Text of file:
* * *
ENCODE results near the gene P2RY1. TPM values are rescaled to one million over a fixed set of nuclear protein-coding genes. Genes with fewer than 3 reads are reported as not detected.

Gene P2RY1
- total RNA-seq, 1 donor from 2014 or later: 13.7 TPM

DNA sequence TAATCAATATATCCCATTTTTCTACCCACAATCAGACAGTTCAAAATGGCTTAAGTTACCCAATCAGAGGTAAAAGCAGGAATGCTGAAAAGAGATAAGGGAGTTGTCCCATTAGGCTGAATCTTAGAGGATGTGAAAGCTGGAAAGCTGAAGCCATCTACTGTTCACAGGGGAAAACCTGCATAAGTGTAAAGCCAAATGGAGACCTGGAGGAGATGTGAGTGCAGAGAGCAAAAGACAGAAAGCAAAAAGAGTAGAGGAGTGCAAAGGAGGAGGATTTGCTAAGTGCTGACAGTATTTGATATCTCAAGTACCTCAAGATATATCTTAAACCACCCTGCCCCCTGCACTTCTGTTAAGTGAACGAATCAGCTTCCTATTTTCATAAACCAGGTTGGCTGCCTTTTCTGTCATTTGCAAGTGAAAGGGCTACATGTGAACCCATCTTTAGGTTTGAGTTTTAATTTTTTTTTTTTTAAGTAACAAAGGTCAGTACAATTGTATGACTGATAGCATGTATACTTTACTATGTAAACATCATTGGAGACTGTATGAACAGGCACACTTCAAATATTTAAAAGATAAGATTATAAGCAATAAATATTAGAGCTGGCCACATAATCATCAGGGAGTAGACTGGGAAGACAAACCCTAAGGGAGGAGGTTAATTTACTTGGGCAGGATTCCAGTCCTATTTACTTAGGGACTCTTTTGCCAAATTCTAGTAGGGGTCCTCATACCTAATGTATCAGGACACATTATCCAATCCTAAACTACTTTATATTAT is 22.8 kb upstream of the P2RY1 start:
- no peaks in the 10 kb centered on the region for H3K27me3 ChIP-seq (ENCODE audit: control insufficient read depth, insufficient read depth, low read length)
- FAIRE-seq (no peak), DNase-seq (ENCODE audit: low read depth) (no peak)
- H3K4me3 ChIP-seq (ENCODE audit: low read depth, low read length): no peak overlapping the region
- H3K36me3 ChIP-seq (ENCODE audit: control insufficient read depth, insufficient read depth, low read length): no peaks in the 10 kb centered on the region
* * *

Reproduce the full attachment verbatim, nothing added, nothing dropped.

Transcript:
ENCODE results near the gene P2RY1. TPM values are rescaled to one million over a fixed set of nuclear protein-coding genes. Genes with fewer than 3 reads are reported as not detected.

Gene P2RY1
- total RNA-seq, 1 donor from 2014 or later: 13.7 TPM

DNA sequence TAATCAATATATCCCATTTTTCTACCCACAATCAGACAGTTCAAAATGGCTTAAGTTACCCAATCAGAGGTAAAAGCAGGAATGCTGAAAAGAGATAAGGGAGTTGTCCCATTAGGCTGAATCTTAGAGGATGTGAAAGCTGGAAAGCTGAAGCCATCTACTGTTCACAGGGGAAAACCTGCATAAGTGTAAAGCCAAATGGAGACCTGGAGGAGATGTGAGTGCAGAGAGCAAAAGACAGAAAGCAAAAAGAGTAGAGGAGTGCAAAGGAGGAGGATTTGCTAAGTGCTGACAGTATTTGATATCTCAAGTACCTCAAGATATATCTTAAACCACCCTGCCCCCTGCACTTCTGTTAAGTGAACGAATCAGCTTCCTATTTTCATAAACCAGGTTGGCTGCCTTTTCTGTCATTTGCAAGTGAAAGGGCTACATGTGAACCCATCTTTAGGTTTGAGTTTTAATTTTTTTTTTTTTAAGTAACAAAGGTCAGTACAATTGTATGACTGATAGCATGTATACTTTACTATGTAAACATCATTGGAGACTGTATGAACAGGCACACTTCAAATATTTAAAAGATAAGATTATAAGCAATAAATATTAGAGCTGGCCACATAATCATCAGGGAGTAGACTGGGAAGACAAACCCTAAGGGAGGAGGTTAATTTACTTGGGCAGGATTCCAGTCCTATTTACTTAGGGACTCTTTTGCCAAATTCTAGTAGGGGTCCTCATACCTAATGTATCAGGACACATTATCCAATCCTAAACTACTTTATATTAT is 22.8 kb upstream of the P2RY1 start:
- no peaks in the 10 kb centered on the region for H3K27me3 ChIP-seq (ENCODE audit: control insufficient read depth, insufficient read depth, low read length)
- FAIRE-seq (no peak), DNase-seq (ENCODE audit: low read depth) (no peak)
- H3K4me3 ChIP-seq (ENCODE audit: low read depth, low read length): no peak overlapping the region
- H3K36me3 ChIP-seq (ENCODE audit: control insufficient read depth, insufficient read depth, low read length): no peaks in the 10 kb centered on the region